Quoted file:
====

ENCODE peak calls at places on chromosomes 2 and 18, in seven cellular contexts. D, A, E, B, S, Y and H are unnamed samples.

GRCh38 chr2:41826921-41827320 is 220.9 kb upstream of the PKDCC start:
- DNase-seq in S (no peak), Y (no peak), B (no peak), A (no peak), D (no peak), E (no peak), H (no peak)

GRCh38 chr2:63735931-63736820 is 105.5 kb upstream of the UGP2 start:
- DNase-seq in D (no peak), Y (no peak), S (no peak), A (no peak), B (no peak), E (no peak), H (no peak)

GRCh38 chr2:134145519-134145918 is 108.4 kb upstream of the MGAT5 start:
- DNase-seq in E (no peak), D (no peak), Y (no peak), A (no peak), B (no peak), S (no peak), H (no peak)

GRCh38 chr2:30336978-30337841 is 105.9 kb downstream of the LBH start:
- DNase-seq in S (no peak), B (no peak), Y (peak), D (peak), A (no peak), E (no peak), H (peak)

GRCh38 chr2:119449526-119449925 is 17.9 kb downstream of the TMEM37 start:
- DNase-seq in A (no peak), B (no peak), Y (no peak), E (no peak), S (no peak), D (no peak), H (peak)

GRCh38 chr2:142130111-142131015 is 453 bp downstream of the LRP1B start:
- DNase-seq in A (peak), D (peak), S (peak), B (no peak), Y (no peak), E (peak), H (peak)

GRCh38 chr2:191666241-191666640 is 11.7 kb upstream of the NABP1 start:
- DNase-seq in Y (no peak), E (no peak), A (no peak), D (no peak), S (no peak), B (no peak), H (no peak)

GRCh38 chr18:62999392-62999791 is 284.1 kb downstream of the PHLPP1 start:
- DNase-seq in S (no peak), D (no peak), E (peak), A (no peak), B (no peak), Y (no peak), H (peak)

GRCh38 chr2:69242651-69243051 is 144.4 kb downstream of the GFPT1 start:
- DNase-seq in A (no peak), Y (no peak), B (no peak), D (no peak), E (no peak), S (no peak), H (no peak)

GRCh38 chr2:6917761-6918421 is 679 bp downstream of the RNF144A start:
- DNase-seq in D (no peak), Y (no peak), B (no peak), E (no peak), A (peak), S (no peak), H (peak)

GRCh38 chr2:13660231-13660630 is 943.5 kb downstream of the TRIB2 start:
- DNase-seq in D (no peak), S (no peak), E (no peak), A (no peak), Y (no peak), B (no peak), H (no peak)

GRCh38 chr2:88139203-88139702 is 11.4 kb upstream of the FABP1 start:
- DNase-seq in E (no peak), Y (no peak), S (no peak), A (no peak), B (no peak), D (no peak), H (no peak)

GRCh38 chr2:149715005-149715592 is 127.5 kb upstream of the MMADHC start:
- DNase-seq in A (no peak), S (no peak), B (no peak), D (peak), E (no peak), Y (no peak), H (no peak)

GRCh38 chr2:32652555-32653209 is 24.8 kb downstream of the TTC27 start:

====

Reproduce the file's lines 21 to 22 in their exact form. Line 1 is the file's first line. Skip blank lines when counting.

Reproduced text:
- DNase-seq in D (no peak), Y (no peak), B (no peak), E (no peak), A (peak), S (no peak), H (peak)

GRCh38 chr2:13660231-13660630 is 943.5 kb downstream of the TRIB2 start: